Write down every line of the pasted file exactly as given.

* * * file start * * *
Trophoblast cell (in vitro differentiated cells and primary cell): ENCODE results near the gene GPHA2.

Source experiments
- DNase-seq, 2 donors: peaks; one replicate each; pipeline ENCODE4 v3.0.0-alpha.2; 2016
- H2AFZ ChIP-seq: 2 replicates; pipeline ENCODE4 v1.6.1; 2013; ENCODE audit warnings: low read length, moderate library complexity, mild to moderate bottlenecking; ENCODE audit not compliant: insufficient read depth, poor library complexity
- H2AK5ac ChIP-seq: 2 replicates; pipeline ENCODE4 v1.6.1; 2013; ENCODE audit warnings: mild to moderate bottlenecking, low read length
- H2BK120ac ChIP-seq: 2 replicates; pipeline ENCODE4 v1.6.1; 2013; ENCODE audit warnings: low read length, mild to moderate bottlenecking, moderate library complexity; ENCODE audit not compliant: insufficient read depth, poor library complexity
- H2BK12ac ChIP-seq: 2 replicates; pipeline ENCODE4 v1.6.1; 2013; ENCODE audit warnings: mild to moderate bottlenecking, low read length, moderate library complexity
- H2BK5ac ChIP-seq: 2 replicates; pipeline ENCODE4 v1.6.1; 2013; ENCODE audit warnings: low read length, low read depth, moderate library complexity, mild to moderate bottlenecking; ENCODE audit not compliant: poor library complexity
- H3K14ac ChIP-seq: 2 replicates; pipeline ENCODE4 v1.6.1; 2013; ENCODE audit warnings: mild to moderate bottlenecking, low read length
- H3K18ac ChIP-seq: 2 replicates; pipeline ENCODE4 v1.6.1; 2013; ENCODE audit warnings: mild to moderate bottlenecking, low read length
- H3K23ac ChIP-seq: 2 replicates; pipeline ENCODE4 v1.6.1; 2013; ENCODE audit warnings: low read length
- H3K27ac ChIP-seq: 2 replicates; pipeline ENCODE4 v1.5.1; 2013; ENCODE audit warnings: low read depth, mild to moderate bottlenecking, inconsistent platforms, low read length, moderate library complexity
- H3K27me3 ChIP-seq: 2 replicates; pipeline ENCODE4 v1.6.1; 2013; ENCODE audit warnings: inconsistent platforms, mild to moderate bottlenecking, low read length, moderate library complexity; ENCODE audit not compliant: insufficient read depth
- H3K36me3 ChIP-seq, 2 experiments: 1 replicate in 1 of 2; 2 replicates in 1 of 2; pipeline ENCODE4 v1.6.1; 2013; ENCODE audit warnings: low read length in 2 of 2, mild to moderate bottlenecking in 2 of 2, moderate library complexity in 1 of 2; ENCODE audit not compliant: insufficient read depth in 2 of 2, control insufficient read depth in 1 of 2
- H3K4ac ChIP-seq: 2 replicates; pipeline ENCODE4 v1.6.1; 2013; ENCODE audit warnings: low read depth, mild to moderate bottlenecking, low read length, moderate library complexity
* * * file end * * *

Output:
Trophoblast cell (in vitro differentiated cells and primary cell): ENCODE results near the gene GPHA2.

Source experiments
- DNase-seq, 2 donors: peaks; one replicate each; pipeline ENCODE4 v3.0.0-alpha.2; 2016
- H2AFZ ChIP-seq: 2 replicates; pipeline ENCODE4 v1.6.1; 2013; ENCODE audit warnings: low read length, moderate library complexity, mild to moderate bottlenecking; ENCODE audit not compliant: insufficient read depth, poor library complexity
- H2AK5ac ChIP-seq: 2 replicates; pipeline ENCODE4 v1.6.1; 2013; ENCODE audit warnings: mild to moderate bottlenecking, low read length
- H2BK120ac ChIP-seq: 2 replicates; pipeline ENCODE4 v1.6.1; 2013; ENCODE audit warnings: low read length, mild to moderate bottlenecking, moderate library complexity; ENCODE audit not compliant: insufficient read depth, poor library complexity
- H2BK12ac ChIP-seq: 2 replicates; pipeline ENCODE4 v1.6.1; 2013; ENCODE audit warnings: mild to moderate bottlenecking, low read length, moderate library complexity
- H2BK5ac ChIP-seq: 2 replicates; pipeline ENCODE4 v1.6.1; 2013; ENCODE audit warnings: low read length, low read depth, moderate library complexity, mild to moderate bottlenecking; ENCODE audit not compliant: poor library complexity
- H3K14ac ChIP-seq: 2 replicates; pipeline ENCODE4 v1.6.1; 2013; ENCODE audit warnings: mild to moderate bottlenecking, low read length
- H3K18ac ChIP-seq: 2 replicates; pipeline ENCODE4 v1.6.1; 2013; ENCODE audit warnings: mild to moderate bottlenecking, low read length
- H3K23ac ChIP-seq: 2 replicates; pipeline ENCODE4 v1.6.1; 2013; ENCODE audit warnings: low read length
- H3K27ac ChIP-seq: 2 replicates; pipeline ENCODE4 v1.5.1; 2013; ENCODE audit warnings: low read depth, mild to moderate bottlenecking, inconsistent platforms, low read length, moderate library complexity
- H3K27me3 ChIP-seq: 2 replicates; pipeline ENCODE4 v1.6.1; 2013; ENCODE audit warnings: inconsistent platforms, mild to moderate bottlenecking, low read length, moderate library complexity; ENCODE audit not compliant: insufficient read depth
- H3K36me3 ChIP-seq, 2 experiments: 1 replicate in 1 of 2; 2 replicates in 1 of 2; pipeline ENCODE4 v1.6.1; 2013; ENCODE audit warnings: low read length in 2 of 2, mild to moderate bottlenecking in 2 of 2, moderate library complexity in 1 of 2; ENCODE audit not compliant: insufficient read depth in 2 of 2, control insufficient read depth in 1 of 2
- H3K4ac ChIP-seq: 2 replicates; pipeline ENCODE4 v1.6.1; 2013; ENCODE audit warnings: low read depth, mild to moderate bottlenecking, low read length, moderate library complexity